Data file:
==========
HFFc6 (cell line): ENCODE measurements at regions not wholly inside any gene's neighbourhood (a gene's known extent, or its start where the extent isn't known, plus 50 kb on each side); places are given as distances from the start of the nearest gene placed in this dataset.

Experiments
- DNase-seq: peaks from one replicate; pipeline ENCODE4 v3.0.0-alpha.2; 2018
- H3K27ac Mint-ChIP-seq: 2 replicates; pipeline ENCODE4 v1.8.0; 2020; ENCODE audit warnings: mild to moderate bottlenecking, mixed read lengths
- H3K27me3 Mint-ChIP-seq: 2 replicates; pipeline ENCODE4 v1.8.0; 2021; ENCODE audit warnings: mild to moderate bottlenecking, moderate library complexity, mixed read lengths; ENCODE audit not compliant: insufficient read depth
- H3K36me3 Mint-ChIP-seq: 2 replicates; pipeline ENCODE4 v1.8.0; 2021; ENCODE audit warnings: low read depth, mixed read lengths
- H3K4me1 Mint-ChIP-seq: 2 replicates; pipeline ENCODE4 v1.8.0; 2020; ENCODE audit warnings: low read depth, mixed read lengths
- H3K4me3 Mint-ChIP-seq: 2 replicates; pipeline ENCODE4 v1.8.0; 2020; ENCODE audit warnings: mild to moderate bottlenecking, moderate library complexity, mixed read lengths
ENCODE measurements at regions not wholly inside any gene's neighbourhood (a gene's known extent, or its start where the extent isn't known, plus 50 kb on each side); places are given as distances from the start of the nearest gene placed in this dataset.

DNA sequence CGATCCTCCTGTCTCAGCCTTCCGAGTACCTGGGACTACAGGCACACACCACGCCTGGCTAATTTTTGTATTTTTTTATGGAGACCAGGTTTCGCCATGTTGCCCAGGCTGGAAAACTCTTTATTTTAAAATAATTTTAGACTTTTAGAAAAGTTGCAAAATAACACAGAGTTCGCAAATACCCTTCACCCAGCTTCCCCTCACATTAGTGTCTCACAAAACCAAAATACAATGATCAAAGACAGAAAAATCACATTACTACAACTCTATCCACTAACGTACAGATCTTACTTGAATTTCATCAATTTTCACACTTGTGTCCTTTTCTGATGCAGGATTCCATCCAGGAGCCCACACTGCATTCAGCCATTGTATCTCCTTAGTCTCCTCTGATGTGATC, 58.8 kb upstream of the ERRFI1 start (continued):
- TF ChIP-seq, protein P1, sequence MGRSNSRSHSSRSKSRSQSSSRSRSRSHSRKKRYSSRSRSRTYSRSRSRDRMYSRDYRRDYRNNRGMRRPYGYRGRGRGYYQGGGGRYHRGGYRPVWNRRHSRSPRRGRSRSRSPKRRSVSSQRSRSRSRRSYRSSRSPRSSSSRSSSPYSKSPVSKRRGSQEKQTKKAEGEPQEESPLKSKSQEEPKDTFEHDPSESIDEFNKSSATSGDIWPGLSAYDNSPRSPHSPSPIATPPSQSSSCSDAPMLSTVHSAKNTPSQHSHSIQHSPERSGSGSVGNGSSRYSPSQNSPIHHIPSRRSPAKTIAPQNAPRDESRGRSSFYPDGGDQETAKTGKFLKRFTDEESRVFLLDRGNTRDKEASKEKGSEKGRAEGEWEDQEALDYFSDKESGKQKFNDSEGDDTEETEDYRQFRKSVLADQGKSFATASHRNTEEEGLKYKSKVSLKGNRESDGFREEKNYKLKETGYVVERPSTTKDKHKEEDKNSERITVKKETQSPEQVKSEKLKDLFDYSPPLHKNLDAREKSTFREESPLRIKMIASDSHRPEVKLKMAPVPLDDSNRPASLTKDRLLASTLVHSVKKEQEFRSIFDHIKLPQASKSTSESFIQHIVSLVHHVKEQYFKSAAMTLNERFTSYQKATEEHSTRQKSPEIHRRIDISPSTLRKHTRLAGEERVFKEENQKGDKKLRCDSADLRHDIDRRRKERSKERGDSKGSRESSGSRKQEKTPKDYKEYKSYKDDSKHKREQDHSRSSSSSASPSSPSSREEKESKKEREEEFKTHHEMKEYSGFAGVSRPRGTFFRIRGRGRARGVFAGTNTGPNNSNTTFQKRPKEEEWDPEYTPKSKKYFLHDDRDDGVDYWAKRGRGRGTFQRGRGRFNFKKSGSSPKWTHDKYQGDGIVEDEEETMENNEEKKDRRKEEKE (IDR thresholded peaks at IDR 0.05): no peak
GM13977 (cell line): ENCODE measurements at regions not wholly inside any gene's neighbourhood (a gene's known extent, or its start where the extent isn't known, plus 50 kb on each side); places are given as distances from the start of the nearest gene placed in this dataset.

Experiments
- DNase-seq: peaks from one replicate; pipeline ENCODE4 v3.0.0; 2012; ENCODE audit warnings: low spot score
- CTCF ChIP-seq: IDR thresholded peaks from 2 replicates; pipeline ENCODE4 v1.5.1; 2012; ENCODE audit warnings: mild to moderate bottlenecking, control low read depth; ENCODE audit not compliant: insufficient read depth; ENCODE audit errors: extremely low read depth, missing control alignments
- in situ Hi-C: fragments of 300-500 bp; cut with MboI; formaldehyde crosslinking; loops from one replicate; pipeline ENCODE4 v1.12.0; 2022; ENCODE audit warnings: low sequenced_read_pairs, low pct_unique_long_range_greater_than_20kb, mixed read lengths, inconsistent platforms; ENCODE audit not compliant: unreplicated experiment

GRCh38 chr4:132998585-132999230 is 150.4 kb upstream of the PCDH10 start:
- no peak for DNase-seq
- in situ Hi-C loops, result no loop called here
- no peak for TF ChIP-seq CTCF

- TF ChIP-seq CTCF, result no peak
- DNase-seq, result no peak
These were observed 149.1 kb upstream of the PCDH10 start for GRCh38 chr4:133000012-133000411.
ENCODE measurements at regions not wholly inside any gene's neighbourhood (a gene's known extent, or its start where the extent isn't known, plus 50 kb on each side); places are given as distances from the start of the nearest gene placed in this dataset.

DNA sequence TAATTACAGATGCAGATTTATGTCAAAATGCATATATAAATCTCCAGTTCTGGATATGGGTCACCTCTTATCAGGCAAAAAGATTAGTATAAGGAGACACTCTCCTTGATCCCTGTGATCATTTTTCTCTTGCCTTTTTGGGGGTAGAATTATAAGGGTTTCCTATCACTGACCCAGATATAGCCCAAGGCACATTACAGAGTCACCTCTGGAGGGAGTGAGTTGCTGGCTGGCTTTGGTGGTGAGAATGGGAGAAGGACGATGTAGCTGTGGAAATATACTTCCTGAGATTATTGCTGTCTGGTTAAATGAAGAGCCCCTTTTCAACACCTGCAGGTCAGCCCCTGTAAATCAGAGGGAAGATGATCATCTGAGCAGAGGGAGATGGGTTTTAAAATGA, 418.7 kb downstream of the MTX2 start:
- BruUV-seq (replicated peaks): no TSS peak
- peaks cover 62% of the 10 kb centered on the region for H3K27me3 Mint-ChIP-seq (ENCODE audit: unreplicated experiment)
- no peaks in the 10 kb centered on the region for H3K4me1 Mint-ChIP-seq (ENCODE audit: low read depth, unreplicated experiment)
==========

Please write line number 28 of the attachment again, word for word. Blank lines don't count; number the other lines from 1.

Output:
- no peaks in the 10 kb centered on the region for H3K4me1 Mint-ChIP-seq (ENCODE audit: low read depth, unreplicated experiment)